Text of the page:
Anyway, I got started today and there’s no turning back now.  Two of my best model railroading buddies pitched in for 4+ hours too put down 50′ of ballast.  Take a look at the photos below to see what happened.


Chris and Phil leveling out the grade. The flags mark the roadbed location . Where Chris and Phil are standing will be the double track parallel to the back fence. The near flags mark the single track curving from left to right as the tracks make an arc toward the house.


This picture shows the basic process we followed. Mark the bounds of the roadbed with flags, laydown plastic weed fabric (for weeds and to minimize roadbed sinking into the soil), Add pipes where drainage is required, Set down wood formers, dump wheelbarrows of ballast and rack, tamp, repeat.


Here is the end of day finishing point. About 50 linear feet of ballast. The orange cones are right are covering the rebar being used to make the center of each major curve. The minimum radius is 24 feet.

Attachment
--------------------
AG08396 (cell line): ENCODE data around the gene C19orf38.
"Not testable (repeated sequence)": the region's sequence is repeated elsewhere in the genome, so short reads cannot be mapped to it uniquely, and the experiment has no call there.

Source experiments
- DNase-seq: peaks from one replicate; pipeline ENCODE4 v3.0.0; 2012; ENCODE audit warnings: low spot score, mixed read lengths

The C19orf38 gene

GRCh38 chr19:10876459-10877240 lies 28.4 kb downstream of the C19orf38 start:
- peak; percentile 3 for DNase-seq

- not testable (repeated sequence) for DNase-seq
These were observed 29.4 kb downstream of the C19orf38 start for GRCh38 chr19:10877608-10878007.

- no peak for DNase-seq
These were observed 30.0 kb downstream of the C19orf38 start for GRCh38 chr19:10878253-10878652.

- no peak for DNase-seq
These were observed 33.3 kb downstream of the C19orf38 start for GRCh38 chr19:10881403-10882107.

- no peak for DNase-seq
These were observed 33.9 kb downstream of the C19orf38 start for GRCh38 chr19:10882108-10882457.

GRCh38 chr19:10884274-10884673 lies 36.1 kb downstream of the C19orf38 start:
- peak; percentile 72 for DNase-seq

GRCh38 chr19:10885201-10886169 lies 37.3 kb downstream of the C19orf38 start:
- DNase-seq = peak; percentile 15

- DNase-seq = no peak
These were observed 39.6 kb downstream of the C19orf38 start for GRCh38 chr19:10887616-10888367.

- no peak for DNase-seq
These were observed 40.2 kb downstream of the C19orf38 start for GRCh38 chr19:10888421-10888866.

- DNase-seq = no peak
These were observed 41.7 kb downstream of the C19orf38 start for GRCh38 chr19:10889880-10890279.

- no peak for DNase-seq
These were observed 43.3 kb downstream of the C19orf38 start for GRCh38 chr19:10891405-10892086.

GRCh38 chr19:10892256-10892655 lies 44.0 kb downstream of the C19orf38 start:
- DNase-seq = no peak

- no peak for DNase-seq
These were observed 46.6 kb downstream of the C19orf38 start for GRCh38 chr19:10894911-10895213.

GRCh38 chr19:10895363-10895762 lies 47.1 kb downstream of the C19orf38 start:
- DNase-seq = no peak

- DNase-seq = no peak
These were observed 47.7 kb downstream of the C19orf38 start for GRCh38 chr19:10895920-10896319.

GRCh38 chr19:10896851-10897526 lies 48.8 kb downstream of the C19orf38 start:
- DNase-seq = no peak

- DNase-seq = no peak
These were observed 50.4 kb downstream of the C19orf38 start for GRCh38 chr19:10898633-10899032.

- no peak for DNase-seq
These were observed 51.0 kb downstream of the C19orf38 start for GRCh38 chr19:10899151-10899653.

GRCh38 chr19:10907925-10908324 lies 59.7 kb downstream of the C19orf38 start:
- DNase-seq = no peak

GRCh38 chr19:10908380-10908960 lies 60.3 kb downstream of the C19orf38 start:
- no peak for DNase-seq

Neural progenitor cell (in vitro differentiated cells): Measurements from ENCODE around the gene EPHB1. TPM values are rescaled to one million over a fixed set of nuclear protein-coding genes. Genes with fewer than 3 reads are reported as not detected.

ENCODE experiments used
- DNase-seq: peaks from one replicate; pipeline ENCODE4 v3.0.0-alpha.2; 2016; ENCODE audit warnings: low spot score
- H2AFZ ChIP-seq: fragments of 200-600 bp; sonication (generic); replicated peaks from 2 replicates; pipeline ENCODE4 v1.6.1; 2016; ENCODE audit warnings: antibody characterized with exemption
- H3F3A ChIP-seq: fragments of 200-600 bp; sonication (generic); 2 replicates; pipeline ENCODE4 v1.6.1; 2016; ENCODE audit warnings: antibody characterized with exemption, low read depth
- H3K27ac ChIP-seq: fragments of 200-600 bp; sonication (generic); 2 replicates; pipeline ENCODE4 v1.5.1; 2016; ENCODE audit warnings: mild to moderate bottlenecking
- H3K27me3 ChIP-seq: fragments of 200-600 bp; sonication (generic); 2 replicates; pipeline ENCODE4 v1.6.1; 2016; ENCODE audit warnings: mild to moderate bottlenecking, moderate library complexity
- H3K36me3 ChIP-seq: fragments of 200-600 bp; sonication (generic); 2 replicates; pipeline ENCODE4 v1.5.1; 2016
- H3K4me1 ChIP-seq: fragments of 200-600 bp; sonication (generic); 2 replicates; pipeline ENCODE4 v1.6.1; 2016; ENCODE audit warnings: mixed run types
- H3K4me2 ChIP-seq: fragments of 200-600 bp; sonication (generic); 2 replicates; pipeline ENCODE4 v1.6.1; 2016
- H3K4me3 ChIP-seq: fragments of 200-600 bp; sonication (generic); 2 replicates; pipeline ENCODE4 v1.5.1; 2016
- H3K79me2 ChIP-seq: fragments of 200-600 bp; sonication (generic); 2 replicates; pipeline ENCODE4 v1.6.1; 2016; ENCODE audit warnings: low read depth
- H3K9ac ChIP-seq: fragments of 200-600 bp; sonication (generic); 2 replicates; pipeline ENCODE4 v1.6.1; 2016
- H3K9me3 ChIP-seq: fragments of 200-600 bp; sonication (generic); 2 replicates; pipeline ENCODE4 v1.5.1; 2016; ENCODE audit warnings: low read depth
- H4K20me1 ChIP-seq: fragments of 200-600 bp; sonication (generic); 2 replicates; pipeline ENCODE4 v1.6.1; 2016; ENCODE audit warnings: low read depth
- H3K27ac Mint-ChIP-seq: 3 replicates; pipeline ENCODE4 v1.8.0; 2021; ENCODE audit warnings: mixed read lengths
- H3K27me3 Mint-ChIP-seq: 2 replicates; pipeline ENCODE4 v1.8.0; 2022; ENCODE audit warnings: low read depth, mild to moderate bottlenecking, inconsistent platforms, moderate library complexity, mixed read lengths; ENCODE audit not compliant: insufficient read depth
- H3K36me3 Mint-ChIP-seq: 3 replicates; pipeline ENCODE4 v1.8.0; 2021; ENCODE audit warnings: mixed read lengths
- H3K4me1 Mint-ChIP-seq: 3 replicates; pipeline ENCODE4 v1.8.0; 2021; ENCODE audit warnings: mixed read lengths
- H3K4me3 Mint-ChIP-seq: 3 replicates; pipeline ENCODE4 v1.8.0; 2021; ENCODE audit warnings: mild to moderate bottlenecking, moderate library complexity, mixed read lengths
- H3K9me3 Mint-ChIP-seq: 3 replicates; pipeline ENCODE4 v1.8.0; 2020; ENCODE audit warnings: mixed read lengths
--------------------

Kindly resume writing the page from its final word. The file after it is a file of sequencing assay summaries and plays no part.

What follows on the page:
Phil and I thought it would be fun to see what it might look like with track on it. These tracks come from a set of portable 3.5/4.75″ dual gauge track I have. It will not be the final track, but it did give me a good feel of how the track might look when we lay it in place!

I can’t believe I’m actually doing this….Having two friends join in made it easy work.  Actually, they kept doing the hard manual labor moving loads of ballast and dragging parking stops across the yard to form retaining walls.  It’s great to have good friends….I look forward to paying them back and to having them run steam with me!